To date the only published genetic modifications aimed at converting unexcitable cells into fully excitable have been in HEK293 cells. In 2005, Cho et al. attempted to generate pacemaker cells from HEK293 cells by expressing three ion channels: Kir2.1, NaChBac (a Na+ channel from bacteria), and human ether-a-go-go (hERG)-related channel. APs were generated in a small number of these cells (5/31) with low maximum rate of rise of 21.6±8.6 V/s [21]. More recently in 2011, Kirkton et al. generated a stable line of excitable HEK293 cells by modifying the overexpressed ion channel combination and delivering Kir2.1, NaV1.5, and Cx43 proteins into them [26]. In a subsequent study, the same group showed that excitable HEK293 cells improved both the electrical and mechanical function of a “zig-zag” network of cardiac tissues in vitro [27]. However, to our knowledge there is no previously published evidence of similar genetic modifications in unexcitable cells of cardiac origin.

We chose myofibroblasts in our study because they can form gap junctions with neonatal myocytes in vitro and directly modify the electrotonic properties of the myocytes [7], [28], [29]. Moreover, a recent cell therapy study has shown that engrafted myofibroblasts can integrate with host cardiomyocytes after transplantation in both rats and pigs [5]. In our study we utilized three adenoviral constructs to deliver ion channels that are essential for AP generation and propagation: Kir2.1, NaV1.5 and Cx43.

Why Kir2.1, NaV1.5 and Cx43 Overexpression in NRVF?

Excitable NRVF generated APs whose morphology was reminiscent of APs in mammalian ventricular myocytes. However, in all cases the APD measured at 80% repolarization was relatively brief. Only during early stage of Ba2+ superfusion was APD80 prolonged to about 200 ms, just before complete Ba2+-induced depolarization occurred (Figure 4D). During the first few minutes of Ba2+ superfusion, the excitable NRVF were slightly depolarized and demonstrated a prominent plateau, which likely represented the time course of INa inactivation in the presence of strong inward rectification of IK1 [16]. Nevertheless, the question still arises as whether the endogenous sarcolemmal ion channels in NRVF contributed to the AP morphology demonstrated under our experimental conditions. Three endogenous voltage-gated potassium currents have been identified and characterized in NRVF [18]. The distribution of these potassium channels is very heterogeneous, but the transient outward K+ current (Ito) expresses in the majority of cells; two different delayed rectifier K+ currents (IKf and IKs) express in a small percentage of the cells; 4-AP was found to strongly block IKf and IKs, but had no effect on Ito. As demonstrated here, 4-AP blockade had negligible effects on the APD of excitable NRVF, which suggested that neither IKf nor IKs was involved. However, it is still possible that Ito contributes somewhat to the early phase of repolarization, but it is unlikely to have any role in maintaining the highly polarized resting membrane potential.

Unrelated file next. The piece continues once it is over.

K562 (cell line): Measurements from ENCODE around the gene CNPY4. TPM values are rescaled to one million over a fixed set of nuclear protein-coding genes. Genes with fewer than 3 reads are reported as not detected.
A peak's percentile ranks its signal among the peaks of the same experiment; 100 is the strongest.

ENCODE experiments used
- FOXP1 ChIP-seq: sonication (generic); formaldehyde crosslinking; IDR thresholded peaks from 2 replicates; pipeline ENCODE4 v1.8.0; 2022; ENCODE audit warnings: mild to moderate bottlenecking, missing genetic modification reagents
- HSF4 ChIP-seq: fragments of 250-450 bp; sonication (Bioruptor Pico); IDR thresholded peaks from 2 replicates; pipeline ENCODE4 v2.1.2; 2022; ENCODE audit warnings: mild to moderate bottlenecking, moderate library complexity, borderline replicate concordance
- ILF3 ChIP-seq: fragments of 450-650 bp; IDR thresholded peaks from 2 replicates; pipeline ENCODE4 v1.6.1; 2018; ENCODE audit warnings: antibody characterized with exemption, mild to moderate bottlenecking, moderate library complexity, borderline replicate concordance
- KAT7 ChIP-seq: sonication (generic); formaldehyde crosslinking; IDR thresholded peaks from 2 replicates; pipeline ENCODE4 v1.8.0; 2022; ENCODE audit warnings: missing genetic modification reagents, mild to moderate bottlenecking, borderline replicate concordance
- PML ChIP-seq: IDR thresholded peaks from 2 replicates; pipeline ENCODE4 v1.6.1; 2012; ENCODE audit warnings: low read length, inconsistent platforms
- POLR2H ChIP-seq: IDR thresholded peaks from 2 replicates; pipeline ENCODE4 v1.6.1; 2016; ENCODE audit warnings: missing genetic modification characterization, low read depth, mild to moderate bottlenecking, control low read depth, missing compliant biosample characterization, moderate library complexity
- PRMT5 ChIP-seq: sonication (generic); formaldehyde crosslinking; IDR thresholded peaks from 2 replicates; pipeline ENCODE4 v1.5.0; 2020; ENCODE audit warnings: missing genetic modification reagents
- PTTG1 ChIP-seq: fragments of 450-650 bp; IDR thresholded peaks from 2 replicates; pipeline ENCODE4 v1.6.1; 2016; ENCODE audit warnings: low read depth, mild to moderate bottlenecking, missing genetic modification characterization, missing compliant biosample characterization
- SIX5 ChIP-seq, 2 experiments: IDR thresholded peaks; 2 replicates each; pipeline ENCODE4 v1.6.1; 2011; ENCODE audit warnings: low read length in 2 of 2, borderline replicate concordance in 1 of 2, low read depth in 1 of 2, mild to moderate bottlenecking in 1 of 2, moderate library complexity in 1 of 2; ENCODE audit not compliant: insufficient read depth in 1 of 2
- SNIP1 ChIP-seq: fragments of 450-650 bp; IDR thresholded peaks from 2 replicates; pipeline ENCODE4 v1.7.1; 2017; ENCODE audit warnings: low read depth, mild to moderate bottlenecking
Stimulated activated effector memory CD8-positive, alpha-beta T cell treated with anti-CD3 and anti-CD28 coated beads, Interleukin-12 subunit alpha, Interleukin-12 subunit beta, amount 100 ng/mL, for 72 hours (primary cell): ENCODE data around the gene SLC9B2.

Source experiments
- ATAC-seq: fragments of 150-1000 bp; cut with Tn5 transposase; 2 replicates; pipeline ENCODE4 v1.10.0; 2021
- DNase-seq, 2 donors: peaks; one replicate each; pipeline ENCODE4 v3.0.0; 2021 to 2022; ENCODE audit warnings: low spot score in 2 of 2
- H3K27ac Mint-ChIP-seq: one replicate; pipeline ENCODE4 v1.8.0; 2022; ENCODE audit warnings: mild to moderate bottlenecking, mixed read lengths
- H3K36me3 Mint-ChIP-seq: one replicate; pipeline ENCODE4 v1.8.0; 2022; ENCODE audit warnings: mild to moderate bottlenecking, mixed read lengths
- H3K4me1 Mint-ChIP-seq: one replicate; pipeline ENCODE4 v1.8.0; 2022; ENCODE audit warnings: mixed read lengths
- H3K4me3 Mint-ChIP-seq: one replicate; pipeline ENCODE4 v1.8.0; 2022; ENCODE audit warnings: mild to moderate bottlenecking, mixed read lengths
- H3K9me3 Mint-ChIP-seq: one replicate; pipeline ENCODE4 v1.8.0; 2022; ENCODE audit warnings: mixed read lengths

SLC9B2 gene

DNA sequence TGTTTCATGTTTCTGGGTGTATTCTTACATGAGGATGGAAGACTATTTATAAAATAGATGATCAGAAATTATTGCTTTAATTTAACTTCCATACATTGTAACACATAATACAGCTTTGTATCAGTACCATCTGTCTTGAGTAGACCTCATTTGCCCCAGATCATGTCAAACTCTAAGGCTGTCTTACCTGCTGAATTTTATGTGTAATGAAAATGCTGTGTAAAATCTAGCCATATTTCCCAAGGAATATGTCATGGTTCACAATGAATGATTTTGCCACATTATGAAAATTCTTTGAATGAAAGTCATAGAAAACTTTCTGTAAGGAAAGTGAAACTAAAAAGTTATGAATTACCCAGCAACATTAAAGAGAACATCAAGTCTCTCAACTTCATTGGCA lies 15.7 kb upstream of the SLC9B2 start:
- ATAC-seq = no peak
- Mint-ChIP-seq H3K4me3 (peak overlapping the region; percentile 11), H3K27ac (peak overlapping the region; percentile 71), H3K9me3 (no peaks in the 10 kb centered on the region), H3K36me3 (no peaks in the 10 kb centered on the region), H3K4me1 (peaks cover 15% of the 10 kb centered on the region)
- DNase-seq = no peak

Walsh et al [18] also identified a small tetrodotoxin-sensitive Na+ current in some cells. We observed that in the absence of NaV1.5 overexpression, the small endogenous Na+ current was unable to depolarize the cells beyond threshold for AP initiation despite Kir2.1 overexpression, and a RMP close to −80 mV (Figure 4A). In a separate study, Na+-Ca2+ exchanger mRNA and proteins were identified, which may play a role in restoring the Na+ gradient in our engineered NRVF [30].

With regards to intercellular communication, studies have suggested that NRVF express gap junction proteins (Cx43, Cx45 and Cx40) across a number of species [7], [31], [32]. However, our immunostaining results indicated that the expression of either Cx43 or Cx40 was very limited in control NRVF (See Figure S5). Therefore, although Ad-Kir2.1+ Ad-NaV1.5 infection made single NRVF excitable, we were unable to demonstrate AP propagation in monolayers consisting of excitable NRVF expressing only endogenous connexins. However, excitable NRVF monolayers that overexpressed Cx43 demonstrated wave propagation at velocities that was comparable to those of NRVM. Therefore, the results suggest that in the setting of cell therapy, a sufficient density of gap junctional current would be necessary to enable AP propagation between excitable donor cells and the host myocardium. We also considered the possibility of using Ad-Kir2.1+Ad-Cx43, or Ad-NaV1.5+Ad-Cx43 as a means to rescue impulse propagation. On the one hand, treatment with Ad-Kir2.1+Ad-Cx43 would hyperpolarize NRVF. Thus, when coupled to neighboring cardiomyocytes, these cells would not be expected to alter the RMP of the cardiomyocytes. Yet they would surely increase the overall membrane capacitance without increasing the depolarizing inward current density. Consequently excitability would be reduced, leading to pro-arrhythmia. On the other hand, Ad-NaV1.5+Ad-Cx43 infected NRVFs will remain depolarized. Coupling these cells to the myocytes may reduce the RMP to an extent that no functional Na+ channels would be available. Therefore impulse conduction would also be impaired.